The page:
17 Jan 2005

Singapore detains 2 more related to terrorist group

www.chinaview.cn 2005-01-13 21:27:00

SINGAPORE, Jan. 13 (Xinhuanet) -- Two more Singaporeans have been detained for involvement with the terrorist group Jemaah Islamiyah(JI) over the course of last year, the Ministry of Home Affairs said on Thursday.

According to a statement by the ministry, one of the two had traveled to Thailand and Yemen to source for weapons in the past decade and suggested to the JI several potential attack targets inSingapore in 2001.

The other, who had been released on a restriction order in 2002,was re-arrested and detained for continuing to support the cause of the Philippine separatist group Moro Islamic Liberation Front (MILF), which was against the conditions of his restriction order.

The ministry also said that the order of detention for another JI member has been extended for two more years because he continues to pose a threat to security.

A fourth detainee, who had performed cooperatively in investigations into the JI and other terrorist groups in the region and responded positively to counselling, was released on a suspension direction, the statement noted.

Local media reports said that a total of 36 Singaporeans, who are regarded as JI members, are being detained under the Internal Security Act up to now.

The following is loosely related to the detention above...

Bush under fire over human rights

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Watchdog says US setting bad example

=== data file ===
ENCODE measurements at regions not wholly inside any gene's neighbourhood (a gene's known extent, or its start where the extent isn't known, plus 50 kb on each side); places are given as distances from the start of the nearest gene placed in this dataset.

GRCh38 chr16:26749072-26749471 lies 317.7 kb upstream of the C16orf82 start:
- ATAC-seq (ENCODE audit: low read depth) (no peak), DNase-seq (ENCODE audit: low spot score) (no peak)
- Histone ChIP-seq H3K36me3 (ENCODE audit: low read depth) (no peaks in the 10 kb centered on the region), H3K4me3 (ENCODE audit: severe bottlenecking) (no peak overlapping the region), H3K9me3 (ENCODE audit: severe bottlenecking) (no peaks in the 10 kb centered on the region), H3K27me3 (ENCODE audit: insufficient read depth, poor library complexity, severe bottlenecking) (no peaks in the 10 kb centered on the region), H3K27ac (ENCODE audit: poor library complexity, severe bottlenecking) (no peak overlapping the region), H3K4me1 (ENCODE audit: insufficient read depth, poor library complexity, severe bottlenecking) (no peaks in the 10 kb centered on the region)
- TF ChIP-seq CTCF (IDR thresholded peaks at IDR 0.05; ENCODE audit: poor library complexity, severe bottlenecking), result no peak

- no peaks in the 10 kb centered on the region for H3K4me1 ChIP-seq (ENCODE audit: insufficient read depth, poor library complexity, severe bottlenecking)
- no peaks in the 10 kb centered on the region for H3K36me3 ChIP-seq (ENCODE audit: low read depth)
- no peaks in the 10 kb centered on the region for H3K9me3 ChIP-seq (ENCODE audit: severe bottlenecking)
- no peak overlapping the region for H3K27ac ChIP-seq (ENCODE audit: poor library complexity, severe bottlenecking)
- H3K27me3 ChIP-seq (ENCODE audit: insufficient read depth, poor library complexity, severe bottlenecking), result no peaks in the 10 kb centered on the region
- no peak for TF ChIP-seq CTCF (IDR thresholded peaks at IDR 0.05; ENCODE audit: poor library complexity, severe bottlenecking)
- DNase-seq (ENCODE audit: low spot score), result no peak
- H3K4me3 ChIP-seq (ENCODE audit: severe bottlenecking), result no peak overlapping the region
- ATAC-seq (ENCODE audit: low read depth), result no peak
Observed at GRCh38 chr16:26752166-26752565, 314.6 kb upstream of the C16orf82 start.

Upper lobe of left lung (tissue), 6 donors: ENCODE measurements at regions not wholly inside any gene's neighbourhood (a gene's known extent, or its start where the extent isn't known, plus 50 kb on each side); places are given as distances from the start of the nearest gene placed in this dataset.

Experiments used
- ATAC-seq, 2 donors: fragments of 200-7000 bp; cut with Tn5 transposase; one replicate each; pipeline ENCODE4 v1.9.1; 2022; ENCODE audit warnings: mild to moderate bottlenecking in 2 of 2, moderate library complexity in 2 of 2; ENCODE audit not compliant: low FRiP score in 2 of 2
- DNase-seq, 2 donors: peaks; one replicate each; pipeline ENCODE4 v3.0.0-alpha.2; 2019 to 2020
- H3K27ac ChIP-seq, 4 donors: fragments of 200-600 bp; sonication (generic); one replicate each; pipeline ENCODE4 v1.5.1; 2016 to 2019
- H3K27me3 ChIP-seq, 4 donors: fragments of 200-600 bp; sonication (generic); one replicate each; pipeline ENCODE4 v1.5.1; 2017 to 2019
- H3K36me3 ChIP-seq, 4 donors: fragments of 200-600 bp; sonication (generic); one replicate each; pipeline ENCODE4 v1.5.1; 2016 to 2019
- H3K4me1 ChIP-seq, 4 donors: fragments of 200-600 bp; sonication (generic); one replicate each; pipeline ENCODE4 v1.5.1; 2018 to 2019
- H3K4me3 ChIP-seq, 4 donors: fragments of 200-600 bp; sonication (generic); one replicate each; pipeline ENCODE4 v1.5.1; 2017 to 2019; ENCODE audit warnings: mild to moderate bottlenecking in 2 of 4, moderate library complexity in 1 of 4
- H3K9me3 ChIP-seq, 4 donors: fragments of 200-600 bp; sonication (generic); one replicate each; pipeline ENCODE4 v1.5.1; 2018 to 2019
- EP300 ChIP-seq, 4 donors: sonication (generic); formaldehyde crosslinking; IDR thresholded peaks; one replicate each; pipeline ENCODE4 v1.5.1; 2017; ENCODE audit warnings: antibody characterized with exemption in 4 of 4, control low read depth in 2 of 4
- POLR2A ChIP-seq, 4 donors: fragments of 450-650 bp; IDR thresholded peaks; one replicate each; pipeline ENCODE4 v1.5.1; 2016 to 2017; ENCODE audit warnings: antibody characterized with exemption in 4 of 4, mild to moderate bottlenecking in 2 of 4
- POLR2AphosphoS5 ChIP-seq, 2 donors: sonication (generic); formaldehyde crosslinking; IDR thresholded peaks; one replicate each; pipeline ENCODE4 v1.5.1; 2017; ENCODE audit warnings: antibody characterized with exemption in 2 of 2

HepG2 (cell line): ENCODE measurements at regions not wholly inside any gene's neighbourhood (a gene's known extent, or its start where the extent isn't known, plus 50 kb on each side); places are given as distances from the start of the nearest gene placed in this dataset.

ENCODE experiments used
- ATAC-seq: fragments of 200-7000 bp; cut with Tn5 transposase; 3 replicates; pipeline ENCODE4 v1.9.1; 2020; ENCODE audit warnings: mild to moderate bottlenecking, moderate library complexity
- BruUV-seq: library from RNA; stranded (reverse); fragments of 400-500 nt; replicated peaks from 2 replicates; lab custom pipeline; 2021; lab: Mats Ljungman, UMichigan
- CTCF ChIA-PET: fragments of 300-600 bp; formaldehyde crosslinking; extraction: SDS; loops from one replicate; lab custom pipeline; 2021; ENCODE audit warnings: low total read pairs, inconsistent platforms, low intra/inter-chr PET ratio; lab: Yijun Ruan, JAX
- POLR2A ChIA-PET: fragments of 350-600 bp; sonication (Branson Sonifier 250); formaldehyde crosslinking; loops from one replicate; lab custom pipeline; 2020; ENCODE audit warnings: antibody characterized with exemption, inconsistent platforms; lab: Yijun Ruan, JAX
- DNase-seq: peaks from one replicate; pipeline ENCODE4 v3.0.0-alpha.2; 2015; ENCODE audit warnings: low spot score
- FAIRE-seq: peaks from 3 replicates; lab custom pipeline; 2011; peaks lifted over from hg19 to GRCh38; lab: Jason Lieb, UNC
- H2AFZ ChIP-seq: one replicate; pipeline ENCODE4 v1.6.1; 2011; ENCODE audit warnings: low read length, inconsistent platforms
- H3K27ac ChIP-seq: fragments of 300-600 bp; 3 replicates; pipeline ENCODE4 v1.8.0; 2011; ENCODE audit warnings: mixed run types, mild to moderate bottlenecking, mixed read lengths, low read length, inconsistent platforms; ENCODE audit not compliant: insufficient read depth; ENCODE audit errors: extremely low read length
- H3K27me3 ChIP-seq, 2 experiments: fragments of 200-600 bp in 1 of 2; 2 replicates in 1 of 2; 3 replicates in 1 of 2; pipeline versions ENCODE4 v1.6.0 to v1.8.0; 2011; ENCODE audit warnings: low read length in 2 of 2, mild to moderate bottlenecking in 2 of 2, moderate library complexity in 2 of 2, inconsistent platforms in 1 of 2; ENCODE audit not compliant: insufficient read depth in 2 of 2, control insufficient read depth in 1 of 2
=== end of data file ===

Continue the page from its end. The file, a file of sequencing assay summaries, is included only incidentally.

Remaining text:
Richard Norton-Taylor, Julian Borger in Washington and Suzanne Goldenberg in Fort Hood
Friday January 14, 2005
The Guardian


America's human rights abuses have provided a rallying cry for terrorists and set a bad example to regimes seeking to justify their own poor rights records, a leading independent watchdog said yesterday.
The torture and degrading treatment of prisoners in Iraq, Afghanistan, and Guantánamo Bay have undermined the credibility of the US as a defender of human rights and opponent of terrorism, the New York-based Human Rights Watch says in its annual report.

"The US government is less and less able to push for justice abroad because it is unwilling to see justice done at home," says Kenneth Roth, the group's executive director.

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5 comments:

Anonymous said...

I think the ISA's detention without trial policy may seem contrary to 'innocent until proven guilty' standard civil procedure but imho it is a perfectly proportionate response to a very serious threat to national security. FYI In the light of the 911 disaster UK itself enacted its Terrorist Act so that suspected terrorists could be detained without trial for a certain length of time.

As for the US, they have always struggled to comply with human rights standards but only outside their citizenry, who are well protected by their almighty Constitutional Rights.

RD

Anonymous said...

May I also add this is perhaps why the majority of US citizens think that they live in the ultimate liberal utopia where everyone is bestowed with uncircumventable civil rights.

RD

soci said...

To me it read like the article from the Guardian was arguing that rights were being undermined or circumverted inside the US. Guess the following quote dominated the article for me..."The US government is less and less able to push for justice abroad because it is unwilling to see justice done at home."

redrown said...

I guess you may be right, but from what I read their abuses stem from mainly 'The torture and degrading treatment of prisoners in Iraq, Afghanistan, and Guantánamo Bay' who will hardly be their own citizens. Oh well.

RD

soci said...

I see what you mena in terms of american citizens as opposed to foreigners living in US or meeting them in Afganistan.